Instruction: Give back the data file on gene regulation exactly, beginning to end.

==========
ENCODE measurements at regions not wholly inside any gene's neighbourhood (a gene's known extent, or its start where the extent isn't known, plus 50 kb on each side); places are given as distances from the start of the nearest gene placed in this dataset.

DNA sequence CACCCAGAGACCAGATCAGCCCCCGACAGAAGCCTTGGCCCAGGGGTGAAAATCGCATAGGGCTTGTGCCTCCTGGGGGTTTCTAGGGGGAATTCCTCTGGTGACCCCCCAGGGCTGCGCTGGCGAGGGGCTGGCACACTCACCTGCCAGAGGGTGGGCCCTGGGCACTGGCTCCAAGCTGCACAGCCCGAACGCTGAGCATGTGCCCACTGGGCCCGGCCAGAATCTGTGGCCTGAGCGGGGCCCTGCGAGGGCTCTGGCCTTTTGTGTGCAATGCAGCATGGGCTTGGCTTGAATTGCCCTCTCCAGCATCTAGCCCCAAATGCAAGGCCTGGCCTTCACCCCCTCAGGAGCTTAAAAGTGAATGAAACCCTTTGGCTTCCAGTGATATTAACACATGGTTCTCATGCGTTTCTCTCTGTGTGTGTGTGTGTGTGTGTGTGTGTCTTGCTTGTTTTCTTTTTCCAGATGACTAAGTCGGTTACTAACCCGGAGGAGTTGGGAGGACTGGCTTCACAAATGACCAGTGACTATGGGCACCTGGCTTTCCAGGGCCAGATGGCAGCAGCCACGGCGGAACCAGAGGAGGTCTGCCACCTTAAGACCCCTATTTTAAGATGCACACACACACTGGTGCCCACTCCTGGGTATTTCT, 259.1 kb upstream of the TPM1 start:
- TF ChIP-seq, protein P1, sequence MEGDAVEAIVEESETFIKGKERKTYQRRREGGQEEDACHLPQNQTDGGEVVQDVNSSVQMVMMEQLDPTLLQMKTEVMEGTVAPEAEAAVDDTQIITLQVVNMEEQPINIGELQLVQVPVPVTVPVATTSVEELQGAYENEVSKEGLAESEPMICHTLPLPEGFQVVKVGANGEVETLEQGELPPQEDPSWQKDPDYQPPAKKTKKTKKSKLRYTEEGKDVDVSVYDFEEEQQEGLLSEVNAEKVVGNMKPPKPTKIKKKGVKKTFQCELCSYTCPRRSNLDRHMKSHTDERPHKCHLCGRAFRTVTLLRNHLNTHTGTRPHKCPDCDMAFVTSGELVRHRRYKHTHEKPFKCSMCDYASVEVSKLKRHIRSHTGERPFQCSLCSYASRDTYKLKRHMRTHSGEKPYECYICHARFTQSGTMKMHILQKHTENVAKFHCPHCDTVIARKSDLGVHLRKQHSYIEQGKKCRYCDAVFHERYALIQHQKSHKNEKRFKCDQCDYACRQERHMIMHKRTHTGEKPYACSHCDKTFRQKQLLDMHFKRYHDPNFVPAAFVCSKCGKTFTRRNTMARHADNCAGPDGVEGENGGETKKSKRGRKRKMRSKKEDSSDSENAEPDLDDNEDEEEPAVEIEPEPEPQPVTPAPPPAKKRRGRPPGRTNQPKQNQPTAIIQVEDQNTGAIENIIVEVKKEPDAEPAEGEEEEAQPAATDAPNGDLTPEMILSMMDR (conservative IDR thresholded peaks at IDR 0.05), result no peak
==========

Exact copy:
ENCODE measurements at regions not wholly inside any gene's neighbourhood (a gene's known extent, or its start where the extent isn't known, plus 50 kb on each side); places are given as distances from the start of the nearest gene placed in this dataset.

DNA sequence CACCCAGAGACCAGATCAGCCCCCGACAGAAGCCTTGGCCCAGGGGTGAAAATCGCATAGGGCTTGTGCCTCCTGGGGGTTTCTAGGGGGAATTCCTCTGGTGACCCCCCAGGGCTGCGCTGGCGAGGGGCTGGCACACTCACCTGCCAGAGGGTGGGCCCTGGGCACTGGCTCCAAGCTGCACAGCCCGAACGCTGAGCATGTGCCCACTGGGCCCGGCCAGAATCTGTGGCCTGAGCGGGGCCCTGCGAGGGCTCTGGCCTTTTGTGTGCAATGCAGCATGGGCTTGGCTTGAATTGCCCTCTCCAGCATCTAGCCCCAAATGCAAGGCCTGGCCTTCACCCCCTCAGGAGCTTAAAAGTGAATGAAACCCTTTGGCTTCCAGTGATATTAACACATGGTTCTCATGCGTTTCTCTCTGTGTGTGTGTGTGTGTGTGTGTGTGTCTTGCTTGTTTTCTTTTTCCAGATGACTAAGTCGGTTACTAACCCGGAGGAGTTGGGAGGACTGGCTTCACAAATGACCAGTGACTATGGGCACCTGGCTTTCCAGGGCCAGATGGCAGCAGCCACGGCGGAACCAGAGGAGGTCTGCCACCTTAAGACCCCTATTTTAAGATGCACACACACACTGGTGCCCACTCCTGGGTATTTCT, 259.1 kb upstream of the TPM1 start:
- TF ChIP-seq, protein P1, sequence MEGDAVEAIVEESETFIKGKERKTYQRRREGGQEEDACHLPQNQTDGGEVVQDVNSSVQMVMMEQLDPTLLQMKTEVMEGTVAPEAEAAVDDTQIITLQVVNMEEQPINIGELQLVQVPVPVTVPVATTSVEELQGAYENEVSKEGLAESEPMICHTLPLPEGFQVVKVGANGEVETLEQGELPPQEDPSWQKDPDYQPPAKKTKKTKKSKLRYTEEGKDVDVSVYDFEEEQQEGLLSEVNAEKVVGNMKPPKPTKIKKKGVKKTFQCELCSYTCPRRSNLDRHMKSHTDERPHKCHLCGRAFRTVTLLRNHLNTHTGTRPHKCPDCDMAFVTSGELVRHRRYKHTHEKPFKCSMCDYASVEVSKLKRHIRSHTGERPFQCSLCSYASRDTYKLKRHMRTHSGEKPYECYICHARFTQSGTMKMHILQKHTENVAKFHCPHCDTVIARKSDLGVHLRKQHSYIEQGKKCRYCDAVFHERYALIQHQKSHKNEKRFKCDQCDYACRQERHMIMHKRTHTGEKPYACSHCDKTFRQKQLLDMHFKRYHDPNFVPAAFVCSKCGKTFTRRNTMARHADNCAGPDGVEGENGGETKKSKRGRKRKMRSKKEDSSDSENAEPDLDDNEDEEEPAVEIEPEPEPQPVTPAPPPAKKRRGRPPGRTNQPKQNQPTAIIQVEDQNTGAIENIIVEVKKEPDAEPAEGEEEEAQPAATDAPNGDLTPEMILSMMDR (conservative IDR thresholded peaks at IDR 0.05), result no peak